By Lorry Schoenly
Those of us working in corrections have known for some time that our population is aging. Look around most housing units or rec yards and it is clear that the numbers of over-50 inmates are growing. A recent report confirms this, stating that the number of prisoners over age 65 had grown 94 times the rate of the total prison population in just three years (2007-2010).
With increased age comes additional chronic illness, disability, mobility issues, and hearing or vision impairment. In addition, the corrections community is coming to terms with the need to address growing numbers of inmates with dementia.
Dementia is caused by brain deterioration that leads to significant forgetfulness, loss of recognition of people and places, with inability to express thoughts. Inmates with dementia can become easily agitated, be unable to follow simple commands, or find their way back to their cell.
Some prison systems have taken steps to deal with this special inmate population. New York is thought to have started the first specialized dementia unit in 2007. A recent New York Times article describes efforts in California. Successful interventions to deal with the dementia dilemma have these common characteristics:
Custody and healthcare staff need training to understand and deal with the behaviors and special needs of inmates with dementia. The New York program requires all staff to complete a 40-hour training program. The behaviors of those with dementia are unintentional, requiring a different response than what might be given an inmate testing staff limits. Appropriate responses to confused inmates can reduce agitation and decrease stress.
At the California Men’s Colony, inmate volunteers, called Gold Coats for their distinctive-colored jackets, assist inmates in the dementia unit with their daily needs. They are also active in weekly support meetings with staff, as they often know more about the particular behavior patterns of their inmate charges than staff members.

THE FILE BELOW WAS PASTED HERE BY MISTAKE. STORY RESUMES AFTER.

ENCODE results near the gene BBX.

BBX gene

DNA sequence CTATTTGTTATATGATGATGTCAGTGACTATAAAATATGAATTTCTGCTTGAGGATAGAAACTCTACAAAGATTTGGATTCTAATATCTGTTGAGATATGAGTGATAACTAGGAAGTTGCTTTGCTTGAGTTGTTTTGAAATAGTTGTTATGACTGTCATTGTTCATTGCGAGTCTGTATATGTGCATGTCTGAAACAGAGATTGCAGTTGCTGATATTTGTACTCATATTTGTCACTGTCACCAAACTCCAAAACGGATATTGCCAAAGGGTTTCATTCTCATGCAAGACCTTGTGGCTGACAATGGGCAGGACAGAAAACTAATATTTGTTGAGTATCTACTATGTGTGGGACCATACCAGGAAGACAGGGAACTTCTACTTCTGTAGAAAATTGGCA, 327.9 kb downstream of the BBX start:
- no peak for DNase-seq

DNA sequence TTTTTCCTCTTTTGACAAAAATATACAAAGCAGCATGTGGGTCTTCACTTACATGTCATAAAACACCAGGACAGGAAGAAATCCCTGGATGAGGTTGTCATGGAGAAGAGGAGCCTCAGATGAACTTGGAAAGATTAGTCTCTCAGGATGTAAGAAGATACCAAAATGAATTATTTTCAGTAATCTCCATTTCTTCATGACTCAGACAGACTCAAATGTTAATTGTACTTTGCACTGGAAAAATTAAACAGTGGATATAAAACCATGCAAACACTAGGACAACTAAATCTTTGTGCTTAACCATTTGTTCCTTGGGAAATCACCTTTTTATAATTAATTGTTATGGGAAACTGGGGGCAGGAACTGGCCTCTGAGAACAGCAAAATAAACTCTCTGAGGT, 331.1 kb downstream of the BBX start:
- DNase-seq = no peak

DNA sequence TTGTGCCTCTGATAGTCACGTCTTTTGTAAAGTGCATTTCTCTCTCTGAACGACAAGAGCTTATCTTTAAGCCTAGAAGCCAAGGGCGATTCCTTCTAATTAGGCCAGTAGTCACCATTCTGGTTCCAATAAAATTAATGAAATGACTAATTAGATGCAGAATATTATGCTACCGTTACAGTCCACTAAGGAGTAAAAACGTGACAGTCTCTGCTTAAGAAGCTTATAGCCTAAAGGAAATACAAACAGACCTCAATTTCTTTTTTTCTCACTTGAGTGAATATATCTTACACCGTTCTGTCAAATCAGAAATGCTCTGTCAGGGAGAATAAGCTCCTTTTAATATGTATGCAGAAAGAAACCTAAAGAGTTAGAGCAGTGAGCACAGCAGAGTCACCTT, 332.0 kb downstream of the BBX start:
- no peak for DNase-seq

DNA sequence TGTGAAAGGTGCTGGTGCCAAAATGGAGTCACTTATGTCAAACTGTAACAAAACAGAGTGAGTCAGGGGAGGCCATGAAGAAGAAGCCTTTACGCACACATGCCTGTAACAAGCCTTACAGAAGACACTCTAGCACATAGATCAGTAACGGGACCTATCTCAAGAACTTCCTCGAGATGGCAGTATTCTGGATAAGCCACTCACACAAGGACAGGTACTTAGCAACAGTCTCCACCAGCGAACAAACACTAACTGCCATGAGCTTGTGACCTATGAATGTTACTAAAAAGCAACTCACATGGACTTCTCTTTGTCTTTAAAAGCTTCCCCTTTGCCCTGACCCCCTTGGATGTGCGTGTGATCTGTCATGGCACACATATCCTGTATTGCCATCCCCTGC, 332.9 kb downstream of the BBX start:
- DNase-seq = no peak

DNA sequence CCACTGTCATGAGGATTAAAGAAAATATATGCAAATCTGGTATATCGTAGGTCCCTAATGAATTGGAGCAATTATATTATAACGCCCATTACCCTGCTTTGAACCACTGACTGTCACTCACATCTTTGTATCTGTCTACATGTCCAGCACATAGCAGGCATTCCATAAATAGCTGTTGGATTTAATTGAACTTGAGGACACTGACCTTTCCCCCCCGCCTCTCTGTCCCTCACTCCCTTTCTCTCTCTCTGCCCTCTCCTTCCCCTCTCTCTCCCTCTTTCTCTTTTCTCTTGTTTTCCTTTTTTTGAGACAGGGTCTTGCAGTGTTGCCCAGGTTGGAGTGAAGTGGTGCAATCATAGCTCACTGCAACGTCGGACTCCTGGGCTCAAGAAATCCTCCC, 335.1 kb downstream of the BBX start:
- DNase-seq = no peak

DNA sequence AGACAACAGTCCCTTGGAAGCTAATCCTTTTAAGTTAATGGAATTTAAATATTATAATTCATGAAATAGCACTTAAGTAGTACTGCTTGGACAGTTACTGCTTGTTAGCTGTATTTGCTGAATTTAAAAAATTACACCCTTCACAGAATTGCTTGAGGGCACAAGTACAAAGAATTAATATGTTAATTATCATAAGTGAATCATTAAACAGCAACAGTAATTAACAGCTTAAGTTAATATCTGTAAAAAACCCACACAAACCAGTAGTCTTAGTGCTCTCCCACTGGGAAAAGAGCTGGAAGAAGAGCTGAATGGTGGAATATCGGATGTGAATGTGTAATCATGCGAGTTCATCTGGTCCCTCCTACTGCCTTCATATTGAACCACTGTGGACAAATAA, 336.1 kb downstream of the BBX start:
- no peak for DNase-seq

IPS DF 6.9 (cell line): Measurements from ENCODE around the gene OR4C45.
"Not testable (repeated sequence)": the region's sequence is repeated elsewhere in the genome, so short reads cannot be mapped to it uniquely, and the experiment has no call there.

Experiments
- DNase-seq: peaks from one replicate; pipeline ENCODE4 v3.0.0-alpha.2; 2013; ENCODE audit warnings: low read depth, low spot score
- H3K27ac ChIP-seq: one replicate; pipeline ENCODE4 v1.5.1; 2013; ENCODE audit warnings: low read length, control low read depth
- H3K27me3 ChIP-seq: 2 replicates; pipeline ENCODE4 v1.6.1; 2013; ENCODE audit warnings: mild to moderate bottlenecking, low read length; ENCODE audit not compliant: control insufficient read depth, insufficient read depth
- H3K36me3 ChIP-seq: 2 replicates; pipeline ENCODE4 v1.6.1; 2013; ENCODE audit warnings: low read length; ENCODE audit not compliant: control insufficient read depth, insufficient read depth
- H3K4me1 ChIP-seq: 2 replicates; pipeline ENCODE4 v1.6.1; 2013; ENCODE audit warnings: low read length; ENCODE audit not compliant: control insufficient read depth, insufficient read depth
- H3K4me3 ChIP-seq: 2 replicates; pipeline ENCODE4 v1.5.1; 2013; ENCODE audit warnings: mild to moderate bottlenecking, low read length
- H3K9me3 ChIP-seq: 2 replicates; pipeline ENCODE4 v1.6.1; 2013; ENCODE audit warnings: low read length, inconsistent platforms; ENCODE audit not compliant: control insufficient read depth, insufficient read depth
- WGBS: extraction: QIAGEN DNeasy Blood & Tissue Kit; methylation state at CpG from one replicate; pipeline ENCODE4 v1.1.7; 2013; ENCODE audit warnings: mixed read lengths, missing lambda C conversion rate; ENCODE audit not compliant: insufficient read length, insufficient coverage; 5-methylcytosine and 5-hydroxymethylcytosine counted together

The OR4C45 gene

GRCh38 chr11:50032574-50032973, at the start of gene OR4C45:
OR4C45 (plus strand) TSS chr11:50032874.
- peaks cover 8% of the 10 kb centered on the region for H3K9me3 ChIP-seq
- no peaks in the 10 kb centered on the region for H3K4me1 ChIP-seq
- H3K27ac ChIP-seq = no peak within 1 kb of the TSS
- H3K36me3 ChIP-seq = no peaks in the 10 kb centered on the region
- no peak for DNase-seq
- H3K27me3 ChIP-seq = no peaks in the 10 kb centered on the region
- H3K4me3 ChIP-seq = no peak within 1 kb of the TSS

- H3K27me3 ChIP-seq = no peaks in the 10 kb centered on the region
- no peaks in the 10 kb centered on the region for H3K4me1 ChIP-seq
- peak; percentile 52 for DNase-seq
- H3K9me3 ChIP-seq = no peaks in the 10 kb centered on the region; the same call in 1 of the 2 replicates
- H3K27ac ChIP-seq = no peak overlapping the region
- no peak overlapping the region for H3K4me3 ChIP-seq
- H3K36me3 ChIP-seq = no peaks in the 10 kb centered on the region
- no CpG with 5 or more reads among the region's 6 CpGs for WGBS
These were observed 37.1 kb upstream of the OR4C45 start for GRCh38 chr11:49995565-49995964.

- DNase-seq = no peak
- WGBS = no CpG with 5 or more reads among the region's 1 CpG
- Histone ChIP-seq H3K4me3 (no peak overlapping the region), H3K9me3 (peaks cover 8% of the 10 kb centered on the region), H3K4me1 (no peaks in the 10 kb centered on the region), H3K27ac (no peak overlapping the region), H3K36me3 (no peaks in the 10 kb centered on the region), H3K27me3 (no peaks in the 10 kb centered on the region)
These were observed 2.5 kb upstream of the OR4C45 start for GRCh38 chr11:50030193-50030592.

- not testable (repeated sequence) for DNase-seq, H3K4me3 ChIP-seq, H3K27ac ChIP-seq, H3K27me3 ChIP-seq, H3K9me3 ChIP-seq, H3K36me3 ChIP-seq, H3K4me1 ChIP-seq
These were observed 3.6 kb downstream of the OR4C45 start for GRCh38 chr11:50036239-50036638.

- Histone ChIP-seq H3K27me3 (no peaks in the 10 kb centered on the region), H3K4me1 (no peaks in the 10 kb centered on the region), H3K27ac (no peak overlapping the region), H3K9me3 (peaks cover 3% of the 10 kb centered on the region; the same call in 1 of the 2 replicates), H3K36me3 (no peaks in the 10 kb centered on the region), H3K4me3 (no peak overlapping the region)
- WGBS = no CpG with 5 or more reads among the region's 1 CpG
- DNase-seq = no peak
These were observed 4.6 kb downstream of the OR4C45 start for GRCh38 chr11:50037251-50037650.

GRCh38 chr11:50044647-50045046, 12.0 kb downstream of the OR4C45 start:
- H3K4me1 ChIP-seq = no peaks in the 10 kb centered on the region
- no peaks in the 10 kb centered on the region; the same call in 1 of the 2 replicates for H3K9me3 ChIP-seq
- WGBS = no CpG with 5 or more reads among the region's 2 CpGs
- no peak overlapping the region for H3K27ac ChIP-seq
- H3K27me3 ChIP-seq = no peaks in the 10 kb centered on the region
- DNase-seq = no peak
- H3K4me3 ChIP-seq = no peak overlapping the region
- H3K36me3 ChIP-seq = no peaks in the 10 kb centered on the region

Most dementia programs involve a protected environment separate from the general inmate population. Individuals with dementia can be vulnerable to predation or manipulation by other inmates. In addition, their erratic behaviors and easy agitation can lead to an aggressive or violent response from other inmates.
Certain standard behavior rules may be eased in a dementia unit. These inmates may not be able to follow direction or understand complicated questions. They may also need more time to process and respond to commands.
Examples of alterations in housing arrangements for dementia inmates include names on cell doors so the inmate can find their cell. These inmates may eat at a different time than the general population and be allowed longer periods for meals.
Another primary characteristic of dementia-focused inmate management is the consideration of the individual. Each inmate will response differently to social and environmental cues. Staff can develop interactional styles that reduce agitation and enhance compliance. This means that regularly assigning the same staff to these units can be less disruptive and more therapeutic.
For more information on the growing need for dementia care in jails and prisons, check out my earlier column.
Do you deal with dementia in your inmate population? Share your story in the comments section.